Each course is lined with tons of obstacles to ensure you're constantly avoiding a danger or trying to land an impressive jump. Rails and ramps lead to branching shortcuts, and the expansive city is the best element of this game. There are many routes to the finish line, and trying to find the fastest (and safest) way requires a keen eye and deft hand. But there are a number of design issues that make this an arduous experience. The mafia goons attempting to thwart your progress are unbelievably cheap. They hide in dark alleys and around blind corners just waiting for you to cruise by so they can punch you in the neck or whap you with a stick. Once you memorize their positions, you have a chance to avoid them, but they'll frequently knock you down even after you smack them with a karate strike. In addition to an overabundance of enemies, there are a number of issues that sap away any potential fun. First, there's a prolonged crash animation every time you wipe out. It's funny to see your rag-doll model fly the first time, but every subsequent viewing is just a drag. Second, you have a finite number of lives in each race, so you have to be more concerned with staying alive than nabbing cash icons or beating the ticking clock. Finally, because the physics are so unpredictable, you can wipe out in unexpected ways. At times, you may roll through oils drums unscathed, but at other times doing the same thing may knock you out.

Rigor mortis sets in soon after wiping out.
Rigor mortis sets in soon after wiping out.

The punishing failure system of the main races is alleviated by the optional free tracks you unlock as you progress through the game. In these modes, the clock is removed entirely and you can crash as many times as you like without fear of losing. The challenge comes from finding the 20 tokens sprinkled throughout the course. This forces you to explore every nook and cranny, taking out-of-the-way shortcuts and grinding high-up rails to nab the prizes. The control problems still exist, and the mafia still doesn't play nice, but at least some of the frustrations of the main races are removed. You unlock more vehicles by collecting tokens, so there are even tangible rewards for your efforts. There is also a two-player mode, though it's little more than a novelty. A second player controls a disembodied hand that can nab cash icons, as well as pick up and fling objects to clear a path or take out the mafia. It can be fun to toss items to and fro, but the first player still has to ride atop an office chair and suffer through all the problems that go along with doing so.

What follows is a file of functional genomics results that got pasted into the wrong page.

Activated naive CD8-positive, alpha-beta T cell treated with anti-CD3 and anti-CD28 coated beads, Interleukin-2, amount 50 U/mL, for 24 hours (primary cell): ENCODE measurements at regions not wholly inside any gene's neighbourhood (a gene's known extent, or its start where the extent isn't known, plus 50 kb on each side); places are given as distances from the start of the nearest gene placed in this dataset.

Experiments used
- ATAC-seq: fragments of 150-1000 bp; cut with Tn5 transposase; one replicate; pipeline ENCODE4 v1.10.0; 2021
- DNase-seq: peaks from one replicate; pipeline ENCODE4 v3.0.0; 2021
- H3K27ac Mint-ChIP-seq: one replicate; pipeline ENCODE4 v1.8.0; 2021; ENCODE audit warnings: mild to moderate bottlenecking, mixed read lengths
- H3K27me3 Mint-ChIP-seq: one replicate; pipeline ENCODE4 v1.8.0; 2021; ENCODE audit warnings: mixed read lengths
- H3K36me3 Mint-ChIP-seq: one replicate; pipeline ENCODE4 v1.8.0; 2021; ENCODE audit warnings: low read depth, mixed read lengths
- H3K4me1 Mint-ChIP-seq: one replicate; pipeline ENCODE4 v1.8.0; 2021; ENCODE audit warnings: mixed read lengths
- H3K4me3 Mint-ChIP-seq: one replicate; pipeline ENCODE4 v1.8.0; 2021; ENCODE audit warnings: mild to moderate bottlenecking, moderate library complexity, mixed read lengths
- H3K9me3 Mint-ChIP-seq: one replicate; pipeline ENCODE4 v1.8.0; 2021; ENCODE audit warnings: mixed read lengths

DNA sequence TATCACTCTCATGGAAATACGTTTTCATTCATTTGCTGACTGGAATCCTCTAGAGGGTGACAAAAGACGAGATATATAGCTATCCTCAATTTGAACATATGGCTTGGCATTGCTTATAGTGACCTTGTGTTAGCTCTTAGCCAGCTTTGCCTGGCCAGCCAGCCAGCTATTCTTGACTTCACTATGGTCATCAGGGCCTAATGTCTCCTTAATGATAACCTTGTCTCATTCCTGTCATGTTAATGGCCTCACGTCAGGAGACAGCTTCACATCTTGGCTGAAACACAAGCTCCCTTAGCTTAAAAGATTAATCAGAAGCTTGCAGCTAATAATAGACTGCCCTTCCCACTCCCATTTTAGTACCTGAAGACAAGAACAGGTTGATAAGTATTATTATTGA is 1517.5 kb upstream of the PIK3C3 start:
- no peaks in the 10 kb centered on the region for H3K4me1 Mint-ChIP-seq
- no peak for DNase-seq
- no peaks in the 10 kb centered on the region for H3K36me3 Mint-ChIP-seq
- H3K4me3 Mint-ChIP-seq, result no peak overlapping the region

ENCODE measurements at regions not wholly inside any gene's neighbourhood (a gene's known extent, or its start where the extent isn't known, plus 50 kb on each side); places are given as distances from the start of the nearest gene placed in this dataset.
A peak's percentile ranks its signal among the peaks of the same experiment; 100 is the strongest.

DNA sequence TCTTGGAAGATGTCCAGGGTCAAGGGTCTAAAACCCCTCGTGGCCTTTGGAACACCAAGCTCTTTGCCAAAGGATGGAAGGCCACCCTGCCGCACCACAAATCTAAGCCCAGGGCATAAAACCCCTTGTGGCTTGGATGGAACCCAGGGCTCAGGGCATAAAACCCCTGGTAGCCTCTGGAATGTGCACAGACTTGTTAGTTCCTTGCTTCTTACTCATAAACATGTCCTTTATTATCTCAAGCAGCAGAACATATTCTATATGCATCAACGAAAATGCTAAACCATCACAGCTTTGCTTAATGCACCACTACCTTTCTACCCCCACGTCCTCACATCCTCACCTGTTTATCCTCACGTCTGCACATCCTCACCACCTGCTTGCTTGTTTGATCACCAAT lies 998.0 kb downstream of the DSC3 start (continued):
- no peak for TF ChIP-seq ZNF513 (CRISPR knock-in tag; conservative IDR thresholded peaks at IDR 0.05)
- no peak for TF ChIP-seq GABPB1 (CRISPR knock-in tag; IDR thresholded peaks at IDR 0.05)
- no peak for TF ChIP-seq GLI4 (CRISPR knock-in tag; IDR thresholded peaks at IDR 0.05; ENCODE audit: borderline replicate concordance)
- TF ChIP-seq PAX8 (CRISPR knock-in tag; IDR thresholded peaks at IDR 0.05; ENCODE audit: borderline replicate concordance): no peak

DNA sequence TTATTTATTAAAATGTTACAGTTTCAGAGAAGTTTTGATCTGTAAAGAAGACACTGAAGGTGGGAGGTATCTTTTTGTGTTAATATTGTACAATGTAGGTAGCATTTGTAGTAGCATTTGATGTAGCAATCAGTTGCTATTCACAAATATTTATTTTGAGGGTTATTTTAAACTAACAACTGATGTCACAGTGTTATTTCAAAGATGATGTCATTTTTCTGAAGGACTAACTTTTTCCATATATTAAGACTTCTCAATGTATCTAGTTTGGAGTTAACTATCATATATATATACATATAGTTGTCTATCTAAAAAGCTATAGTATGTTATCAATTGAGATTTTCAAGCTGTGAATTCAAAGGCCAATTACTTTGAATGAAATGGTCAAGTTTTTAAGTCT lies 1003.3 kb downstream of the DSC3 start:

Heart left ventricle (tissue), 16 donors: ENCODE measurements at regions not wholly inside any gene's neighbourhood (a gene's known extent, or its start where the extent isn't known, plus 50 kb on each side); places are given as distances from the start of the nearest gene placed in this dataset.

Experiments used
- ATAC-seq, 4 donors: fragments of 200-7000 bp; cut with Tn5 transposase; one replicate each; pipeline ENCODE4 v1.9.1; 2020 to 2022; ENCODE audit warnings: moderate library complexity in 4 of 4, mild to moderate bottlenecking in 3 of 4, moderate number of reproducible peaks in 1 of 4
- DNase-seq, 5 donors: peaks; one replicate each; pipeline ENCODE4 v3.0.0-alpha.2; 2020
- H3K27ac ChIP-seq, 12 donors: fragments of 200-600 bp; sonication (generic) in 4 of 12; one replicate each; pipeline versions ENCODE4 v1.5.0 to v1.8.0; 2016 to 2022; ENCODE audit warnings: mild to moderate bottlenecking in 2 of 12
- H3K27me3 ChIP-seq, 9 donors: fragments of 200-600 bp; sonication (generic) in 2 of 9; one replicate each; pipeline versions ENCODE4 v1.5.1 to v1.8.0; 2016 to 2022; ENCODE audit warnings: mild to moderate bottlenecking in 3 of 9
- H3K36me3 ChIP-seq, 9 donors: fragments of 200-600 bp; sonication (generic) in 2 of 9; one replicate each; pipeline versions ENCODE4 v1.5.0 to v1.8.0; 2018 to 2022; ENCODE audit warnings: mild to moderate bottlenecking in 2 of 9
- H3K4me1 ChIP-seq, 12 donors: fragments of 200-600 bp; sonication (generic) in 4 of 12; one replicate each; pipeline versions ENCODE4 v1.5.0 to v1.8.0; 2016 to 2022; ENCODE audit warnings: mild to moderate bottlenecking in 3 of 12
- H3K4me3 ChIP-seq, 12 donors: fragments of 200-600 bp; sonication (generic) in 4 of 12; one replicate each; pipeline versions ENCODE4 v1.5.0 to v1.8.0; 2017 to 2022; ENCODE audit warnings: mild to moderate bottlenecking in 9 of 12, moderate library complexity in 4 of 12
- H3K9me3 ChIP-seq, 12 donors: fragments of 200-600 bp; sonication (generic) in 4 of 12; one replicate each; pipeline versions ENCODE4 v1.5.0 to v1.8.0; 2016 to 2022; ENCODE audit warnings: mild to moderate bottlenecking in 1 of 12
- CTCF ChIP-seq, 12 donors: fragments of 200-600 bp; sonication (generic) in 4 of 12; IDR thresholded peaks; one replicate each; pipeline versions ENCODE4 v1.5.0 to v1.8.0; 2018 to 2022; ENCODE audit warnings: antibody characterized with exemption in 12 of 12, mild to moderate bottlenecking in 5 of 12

Kung Fu Rider is a poor showcase for Sony's latest peripheral. Even if all of the other issues weren't enough to steer you away from Kung Fu Rider, there is one final nail in the coffin: its price point. Because of its wacky premise and novel control scheme, it would be conceivable to take a flier on it as a $10 downloadable game. But this actually retails for $40, and there isn't nearly enough content to justify that price. With only a few different variations on the basic track designs, you can plow through the whole game in just a few hours, and there isn't much reason to return. But that's a moot point anyway; the significant problems in Kung Fu Rider don't make it worth playing at any price.

Back To Top
The Good
Lots of alternate routes
The Bad
Controls do not always respond to your gestures
Frequent crashes and lengthy rag-doll animations disrupt the flow
Unpredictable physics
Only takes a few hours to play through
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Kung Fu Rider More Info

  • First Released Sep 7, 2010
    • PlayStation 3
    Kung Fu Rider takes you to the tough streets of Hong Kong, utilizing the PlayStation Move controller to escape from mobsters.
    Average Rating80 Rating(s)
    Please Sign In to rate Kung Fu Rider
    Developed by:
    SCE Japan Studio
    Published by:
    SCEE, SCEI, SCEA, SCE Australia
    Content is generally suitable for ages 10 and up. May contain more cartoon, fantasy or mild violence, mild language and/or minimal suggestive themes.
    Everyone 10+
    Mild Suggestive Themes, Mild Violence